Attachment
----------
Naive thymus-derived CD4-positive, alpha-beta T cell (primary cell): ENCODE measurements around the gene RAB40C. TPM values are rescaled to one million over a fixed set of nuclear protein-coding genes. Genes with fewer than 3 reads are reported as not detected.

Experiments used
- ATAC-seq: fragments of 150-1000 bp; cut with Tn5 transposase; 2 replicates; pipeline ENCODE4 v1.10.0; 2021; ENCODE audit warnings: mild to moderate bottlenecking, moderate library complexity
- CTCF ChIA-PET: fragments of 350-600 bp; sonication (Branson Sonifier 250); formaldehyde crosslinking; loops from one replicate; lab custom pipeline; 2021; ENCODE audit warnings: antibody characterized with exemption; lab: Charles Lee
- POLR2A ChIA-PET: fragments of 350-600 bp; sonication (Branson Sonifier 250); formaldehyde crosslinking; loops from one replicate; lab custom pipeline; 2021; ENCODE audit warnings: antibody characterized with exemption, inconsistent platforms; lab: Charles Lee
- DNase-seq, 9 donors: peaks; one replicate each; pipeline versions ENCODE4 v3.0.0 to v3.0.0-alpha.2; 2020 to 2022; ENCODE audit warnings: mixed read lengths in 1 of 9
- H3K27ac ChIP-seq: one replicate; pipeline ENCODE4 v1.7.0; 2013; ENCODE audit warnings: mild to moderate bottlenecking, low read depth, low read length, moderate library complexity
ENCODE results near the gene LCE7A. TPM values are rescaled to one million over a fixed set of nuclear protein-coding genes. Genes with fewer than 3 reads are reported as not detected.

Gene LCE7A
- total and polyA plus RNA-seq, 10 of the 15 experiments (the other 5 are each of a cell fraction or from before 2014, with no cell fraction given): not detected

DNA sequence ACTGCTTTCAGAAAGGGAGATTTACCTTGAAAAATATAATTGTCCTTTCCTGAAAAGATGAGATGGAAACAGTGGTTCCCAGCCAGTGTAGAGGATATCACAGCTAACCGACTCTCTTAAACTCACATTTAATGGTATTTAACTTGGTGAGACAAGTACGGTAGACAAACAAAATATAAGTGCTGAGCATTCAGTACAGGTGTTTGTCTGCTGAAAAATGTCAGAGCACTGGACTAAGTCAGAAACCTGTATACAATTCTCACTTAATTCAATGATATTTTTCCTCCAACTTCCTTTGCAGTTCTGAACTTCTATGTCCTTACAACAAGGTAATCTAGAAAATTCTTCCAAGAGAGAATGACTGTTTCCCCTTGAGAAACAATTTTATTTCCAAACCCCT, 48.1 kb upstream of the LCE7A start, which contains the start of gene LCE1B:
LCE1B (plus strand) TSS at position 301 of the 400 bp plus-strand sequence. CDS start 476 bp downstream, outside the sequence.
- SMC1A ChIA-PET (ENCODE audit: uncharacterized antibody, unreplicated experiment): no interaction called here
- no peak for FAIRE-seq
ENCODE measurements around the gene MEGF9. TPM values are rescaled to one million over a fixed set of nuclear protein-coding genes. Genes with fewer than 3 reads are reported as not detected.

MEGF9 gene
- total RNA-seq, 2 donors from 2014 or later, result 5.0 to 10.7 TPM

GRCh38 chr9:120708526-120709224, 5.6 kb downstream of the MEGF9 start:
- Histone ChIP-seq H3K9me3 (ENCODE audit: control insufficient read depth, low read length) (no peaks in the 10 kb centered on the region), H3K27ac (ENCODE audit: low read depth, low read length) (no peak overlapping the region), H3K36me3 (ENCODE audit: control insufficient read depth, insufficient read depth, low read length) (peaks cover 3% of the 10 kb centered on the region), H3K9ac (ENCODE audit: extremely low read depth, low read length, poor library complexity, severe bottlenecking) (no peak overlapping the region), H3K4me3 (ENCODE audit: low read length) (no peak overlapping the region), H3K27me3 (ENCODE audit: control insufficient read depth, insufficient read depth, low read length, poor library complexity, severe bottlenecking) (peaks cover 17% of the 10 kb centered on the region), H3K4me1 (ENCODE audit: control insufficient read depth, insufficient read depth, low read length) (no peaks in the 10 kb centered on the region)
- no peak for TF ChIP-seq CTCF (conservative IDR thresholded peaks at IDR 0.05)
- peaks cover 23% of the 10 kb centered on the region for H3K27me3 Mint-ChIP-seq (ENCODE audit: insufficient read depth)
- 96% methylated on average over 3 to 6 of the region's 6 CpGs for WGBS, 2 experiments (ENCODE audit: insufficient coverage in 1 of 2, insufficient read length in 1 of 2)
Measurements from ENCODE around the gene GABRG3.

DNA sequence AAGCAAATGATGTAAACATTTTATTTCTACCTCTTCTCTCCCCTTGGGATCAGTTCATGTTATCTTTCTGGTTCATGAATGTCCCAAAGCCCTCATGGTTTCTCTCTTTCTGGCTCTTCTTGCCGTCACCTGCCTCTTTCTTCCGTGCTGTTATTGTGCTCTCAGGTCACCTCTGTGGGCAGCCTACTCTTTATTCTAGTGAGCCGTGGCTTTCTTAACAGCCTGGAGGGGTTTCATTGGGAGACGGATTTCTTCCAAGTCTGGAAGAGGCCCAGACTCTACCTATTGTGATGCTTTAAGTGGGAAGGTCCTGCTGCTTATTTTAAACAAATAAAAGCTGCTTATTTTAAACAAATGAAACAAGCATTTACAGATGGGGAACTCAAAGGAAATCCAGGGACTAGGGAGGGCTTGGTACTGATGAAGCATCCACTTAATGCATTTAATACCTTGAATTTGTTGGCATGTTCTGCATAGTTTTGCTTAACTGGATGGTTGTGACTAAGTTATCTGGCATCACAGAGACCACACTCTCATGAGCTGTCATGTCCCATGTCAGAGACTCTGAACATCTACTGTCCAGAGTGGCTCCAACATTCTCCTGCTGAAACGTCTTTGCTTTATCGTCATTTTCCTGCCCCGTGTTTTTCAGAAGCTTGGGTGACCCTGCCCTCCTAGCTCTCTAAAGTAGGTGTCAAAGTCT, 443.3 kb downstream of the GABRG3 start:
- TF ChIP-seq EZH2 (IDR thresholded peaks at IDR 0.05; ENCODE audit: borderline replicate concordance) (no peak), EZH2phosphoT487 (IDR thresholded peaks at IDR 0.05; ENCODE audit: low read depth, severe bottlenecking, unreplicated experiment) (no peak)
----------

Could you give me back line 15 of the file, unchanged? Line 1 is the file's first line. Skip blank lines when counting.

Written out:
ENCODE measurements around the gene MEGF9. TPM values are rescaled to one million over a fixed set of nuclear protein-coding genes. Genes with fewer than 3 reads are reported as not detected.